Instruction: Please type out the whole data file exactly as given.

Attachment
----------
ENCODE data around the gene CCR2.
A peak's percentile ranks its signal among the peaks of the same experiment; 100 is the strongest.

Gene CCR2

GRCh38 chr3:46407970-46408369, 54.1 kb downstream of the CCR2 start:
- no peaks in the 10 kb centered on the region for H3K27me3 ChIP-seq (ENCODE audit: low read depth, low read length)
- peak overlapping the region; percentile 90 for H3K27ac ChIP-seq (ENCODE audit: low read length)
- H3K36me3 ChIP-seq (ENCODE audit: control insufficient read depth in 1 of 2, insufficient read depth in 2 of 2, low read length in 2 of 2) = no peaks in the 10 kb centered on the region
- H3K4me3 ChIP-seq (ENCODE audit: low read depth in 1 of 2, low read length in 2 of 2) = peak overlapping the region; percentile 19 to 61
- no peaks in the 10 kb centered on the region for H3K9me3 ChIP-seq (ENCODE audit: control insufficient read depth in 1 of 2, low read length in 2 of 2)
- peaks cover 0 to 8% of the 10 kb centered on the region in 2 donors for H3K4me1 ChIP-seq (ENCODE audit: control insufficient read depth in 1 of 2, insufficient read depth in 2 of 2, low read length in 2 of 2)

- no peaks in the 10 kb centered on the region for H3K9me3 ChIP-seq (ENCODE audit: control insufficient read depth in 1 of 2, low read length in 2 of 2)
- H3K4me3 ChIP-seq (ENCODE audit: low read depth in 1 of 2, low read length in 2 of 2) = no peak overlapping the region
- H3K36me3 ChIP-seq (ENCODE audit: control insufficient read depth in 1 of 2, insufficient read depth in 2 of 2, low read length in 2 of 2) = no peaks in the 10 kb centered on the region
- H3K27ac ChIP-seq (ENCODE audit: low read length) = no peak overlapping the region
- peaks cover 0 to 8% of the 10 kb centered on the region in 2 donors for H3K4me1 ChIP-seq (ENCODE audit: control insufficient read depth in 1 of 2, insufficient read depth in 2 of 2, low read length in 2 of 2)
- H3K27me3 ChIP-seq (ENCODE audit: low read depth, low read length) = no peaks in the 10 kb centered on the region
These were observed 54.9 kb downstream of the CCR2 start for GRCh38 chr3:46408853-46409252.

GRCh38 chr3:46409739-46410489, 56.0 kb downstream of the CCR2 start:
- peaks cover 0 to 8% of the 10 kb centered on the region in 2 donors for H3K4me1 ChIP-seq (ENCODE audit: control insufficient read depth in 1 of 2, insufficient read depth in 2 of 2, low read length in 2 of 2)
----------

ENCODE data around the gene CCR2.
A peak's percentile ranks its signal among the peaks of the same experiment; 100 is the strongest.

Gene CCR2

GRCh38 chr3:46407970-46408369, 54.1 kb downstream of the CCR2 start:
- no peaks in the 10 kb centered on the region for H3K27me3 ChIP-seq (ENCODE audit: low read depth, low read length)
- peak overlapping the region; percentile 90 for H3K27ac ChIP-seq (ENCODE audit: low read length)
- H3K36me3 ChIP-seq (ENCODE audit: control insufficient read depth in 1 of 2, insufficient read depth in 2 of 2, low read length in 2 of 2) = no peaks in the 10 kb centered on the region
- H3K4me3 ChIP-seq (ENCODE audit: low read depth in 1 of 2, low read length in 2 of 2) = peak overlapping the region; percentile 19 to 61
- no peaks in the 10 kb centered on the region for H3K9me3 ChIP-seq (ENCODE audit: control insufficient read depth in 1 of 2, low read length in 2 of 2)
- peaks cover 0 to 8% of the 10 kb centered on the region in 2 donors for H3K4me1 ChIP-seq (ENCODE audit: control insufficient read depth in 1 of 2, insufficient read depth in 2 of 2, low read length in 2 of 2)

- no peaks in the 10 kb centered on the region for H3K9me3 ChIP-seq (ENCODE audit: control insufficient read depth in 1 of 2, low read length in 2 of 2)
- H3K4me3 ChIP-seq (ENCODE audit: low read depth in 1 of 2, low read length in 2 of 2) = no peak overlapping the region
- H3K36me3 ChIP-seq (ENCODE audit: control insufficient read depth in 1 of 2, insufficient read depth in 2 of 2, low read length in 2 of 2) = no peaks in the 10 kb centered on the region
- H3K27ac ChIP-seq (ENCODE audit: low read length) = no peak overlapping the region
- peaks cover 0 to 8% of the 10 kb centered on the region in 2 donors for H3K4me1 ChIP-seq (ENCODE audit: control insufficient read depth in 1 of 2, insufficient read depth in 2 of 2, low read length in 2 of 2)
- H3K27me3 ChIP-seq (ENCODE audit: low read depth, low read length) = no peaks in the 10 kb centered on the region
These were observed 54.9 kb downstream of the CCR2 start for GRCh38 chr3:46408853-46409252.

GRCh38 chr3:46409739-46410489, 56.0 kb downstream of the CCR2 start:
- peaks cover 0 to 8% of the 10 kb centered on the region in 2 donors for H3K4me1 ChIP-seq (ENCODE audit: control insufficient read depth in 1 of 2, insufficient read depth in 2 of 2, low read length in 2 of 2)